What is low-code? Low-code is a way to design and develop software applications fast and with minimal hand-coding. It enables skilled people to deliver value more quickly and more reliably. Using visual modeling in a graphical interface to assemble and configure applications, developers skip all the infrastructure and re-implementation of patterns that can bog them down and go straight to the unique 10% of an application.
Low-code is analogous to manufacturing cars in some respects: most of what was once done by hand is now automated. The machines involved in the automation don’t decide what the car looks like, but they do accelerate the assembly and delivery process.
Low-code is to software what assembly lines are to the auto industry: both automate manual tasks that are difficult and time-consuming to free up people to do things that are much more important.
So, is there one answer to "what is low-code?"
No Really, What Is Low-Code?
Okay, time to get away from analogies and down to the business of really answering "what is low-code?" In the software world, we rely on libraries, APIs and third-party infrastructure so that we can focus on delivering the unique bit of value that wouldn’t otherwise exist. But we still get bogged down.
Low-code describes a family of tools that helps developers create complete applications visually using a drag-and-drop interface. Rather than writing thousands of lines of complex code and syntax, low-code platforms allow users to build complete applications with modern user interfaces, integrations, data and logic quickly and visually.
Here’s what a typical low-code development platform looks like:
- A visual IDE: An environment for visually defining the UI, workflows, and data models of your application and, where necessary, adding hand-written code.
- Connectors to various back-ends or services: Automatically handles data structures, storage, and retrieval.
- Application lifecycle manager: Automated tools to build, debug, deploy, and maintain the application in test, staging, and production.
Beyond those basics, no two low-code tools are exactly alike. Some are quite limited and more akin to a visual database front-end, like FoxPro in the 90s. Some focus on niche business needs, like case management. Others have adopted the low-code term to describe a purpose-built tool that has little to do with actual application development.
Others, such as OutSystems, give you everything you need to create modern, cross-platform enterprise mobile and web applications with capabilities that complement existing team structures.
What Is Low-code Like to Work With?
Fundamentally, building software with low-code is the same as building software any other way. Unless you’re writing everything from scratch in machine code—and, no, assembly language doesn’t count—then you’re already taking shortcuts built on the work of others.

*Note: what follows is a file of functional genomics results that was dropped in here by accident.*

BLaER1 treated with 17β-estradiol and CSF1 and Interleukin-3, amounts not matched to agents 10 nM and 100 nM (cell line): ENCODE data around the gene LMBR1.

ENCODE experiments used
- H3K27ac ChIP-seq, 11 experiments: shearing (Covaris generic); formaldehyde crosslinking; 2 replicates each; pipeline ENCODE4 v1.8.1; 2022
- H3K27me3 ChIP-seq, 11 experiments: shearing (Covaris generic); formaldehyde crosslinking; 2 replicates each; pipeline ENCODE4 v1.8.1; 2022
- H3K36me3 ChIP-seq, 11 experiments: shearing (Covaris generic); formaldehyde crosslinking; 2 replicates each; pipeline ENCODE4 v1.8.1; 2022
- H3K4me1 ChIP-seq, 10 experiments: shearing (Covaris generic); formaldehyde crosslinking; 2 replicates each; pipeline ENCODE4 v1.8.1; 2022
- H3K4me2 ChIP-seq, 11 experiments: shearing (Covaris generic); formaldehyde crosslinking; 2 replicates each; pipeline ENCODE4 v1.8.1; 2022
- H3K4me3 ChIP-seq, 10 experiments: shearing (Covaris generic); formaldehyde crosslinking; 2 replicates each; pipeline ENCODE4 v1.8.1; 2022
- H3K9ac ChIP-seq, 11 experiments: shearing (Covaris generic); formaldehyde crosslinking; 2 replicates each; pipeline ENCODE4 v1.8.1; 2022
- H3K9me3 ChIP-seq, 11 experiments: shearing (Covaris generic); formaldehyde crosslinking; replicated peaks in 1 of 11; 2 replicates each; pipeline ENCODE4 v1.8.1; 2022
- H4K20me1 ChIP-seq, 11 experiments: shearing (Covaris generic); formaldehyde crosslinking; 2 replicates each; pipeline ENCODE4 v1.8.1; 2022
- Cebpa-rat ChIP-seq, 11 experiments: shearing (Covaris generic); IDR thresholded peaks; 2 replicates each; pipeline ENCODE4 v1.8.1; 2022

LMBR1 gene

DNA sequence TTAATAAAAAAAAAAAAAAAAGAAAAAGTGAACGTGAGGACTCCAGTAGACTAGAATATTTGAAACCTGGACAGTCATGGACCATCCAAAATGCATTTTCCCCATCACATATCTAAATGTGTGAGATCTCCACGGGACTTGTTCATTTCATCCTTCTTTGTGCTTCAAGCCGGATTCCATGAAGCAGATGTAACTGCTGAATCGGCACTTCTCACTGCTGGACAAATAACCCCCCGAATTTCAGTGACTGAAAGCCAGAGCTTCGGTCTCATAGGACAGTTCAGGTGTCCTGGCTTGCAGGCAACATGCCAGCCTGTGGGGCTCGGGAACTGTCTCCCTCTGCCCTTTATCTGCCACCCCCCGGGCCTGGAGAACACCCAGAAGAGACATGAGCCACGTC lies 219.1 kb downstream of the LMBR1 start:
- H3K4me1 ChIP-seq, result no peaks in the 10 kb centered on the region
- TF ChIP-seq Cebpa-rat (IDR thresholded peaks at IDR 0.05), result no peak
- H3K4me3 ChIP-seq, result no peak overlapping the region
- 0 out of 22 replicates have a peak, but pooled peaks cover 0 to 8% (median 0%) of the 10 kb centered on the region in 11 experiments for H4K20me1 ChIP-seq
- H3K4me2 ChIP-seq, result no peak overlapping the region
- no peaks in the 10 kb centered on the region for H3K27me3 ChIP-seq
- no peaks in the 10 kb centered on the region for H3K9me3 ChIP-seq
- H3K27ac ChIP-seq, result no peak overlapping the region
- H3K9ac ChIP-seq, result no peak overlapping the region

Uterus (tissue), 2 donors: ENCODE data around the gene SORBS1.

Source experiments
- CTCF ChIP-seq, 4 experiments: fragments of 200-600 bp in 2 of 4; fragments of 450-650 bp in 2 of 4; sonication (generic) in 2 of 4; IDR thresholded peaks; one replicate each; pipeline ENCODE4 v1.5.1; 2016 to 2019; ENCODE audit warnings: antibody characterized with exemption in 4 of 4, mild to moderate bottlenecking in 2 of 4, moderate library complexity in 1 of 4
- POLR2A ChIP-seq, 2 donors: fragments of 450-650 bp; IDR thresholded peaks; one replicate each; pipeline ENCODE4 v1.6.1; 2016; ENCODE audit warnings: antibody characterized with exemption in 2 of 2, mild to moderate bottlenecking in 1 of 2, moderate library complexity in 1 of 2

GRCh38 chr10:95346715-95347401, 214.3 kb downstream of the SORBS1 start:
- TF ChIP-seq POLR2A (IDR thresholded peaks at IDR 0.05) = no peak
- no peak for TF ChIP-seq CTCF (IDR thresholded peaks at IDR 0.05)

With low-code, it’s all about the things you don’t have to do. Rather than hand-coding yet another user management system, dealing with the idiosyncrasies of the latest programming framework, or writing ten tests before a single line of your app’s code, you get straight to creating something new and valuable. Why start new when these problems have already been solved and the patterns are well understood?
Let’s compare creating an application using a common web framework to creating it using low-code.
The Traditional Application Development Process - Whether you’re working with .NET MVC, Spring Boot, or Ruby on Rails, you (and your team) go through roughly the same steps:
- Figure out the requirements.
- Plan the architecture.
- Select a back-end framework, some libraries, data stores and any third-party APIs.
- Select a front-end framework and hope it isn’t deprecated before you finish development.
- Choose your deployment stack, set up CI, create an operations plan.
- Create wireframes and prototypes.
- Write a bunch of failing tests.
- Define your models and hook them up to data stores.
- Define and then code your business logic,
- Create views that will provide and receive the necessary JSON data to or from the front-end.
- Implement your workflows and UI in your chosen front-end framework.
- Integrate third party APIs using their published interface or, if you’re lucky, a supported library in your chosen language.
- Repeat until the tests pass.
- Test for security, performance, quality and user acceptance.
- Deploy, patch, monitor, update until the application’s end of life.
The Low-Code Development Process - With low-code it would look more like this:
- Determine the requirements.
- Select any third-party APIs.
- Draw the app’s workflows, data models, and user interfaces in the visual IDE.
- Connect your APIs, usually with automatic capability discovery.
- If necessary, add any hand-code either to the front-end or to customize the automatically generated SQL queries.
- Test for user acceptance.
- Deploy to production, then push updates with a single click.
Seven steps instead of sixteen.
Low-code understands that most of the time spent hand-writing code in web and mobile apps is pretty much wheel spinning. There’s no need to tread the same path each time we start a new project. Low-code lets us create applications visually using battle-tested fundamentals. Our focus becomes delivering something valuable to the world.
Low-Code Is About Getting More Done
Low-code isn’t about reducing the value of developers. Low-code lets teams of developers produce more value more quickly while drawing on their understanding of how to create and maintain high-quality web and mobile applications.
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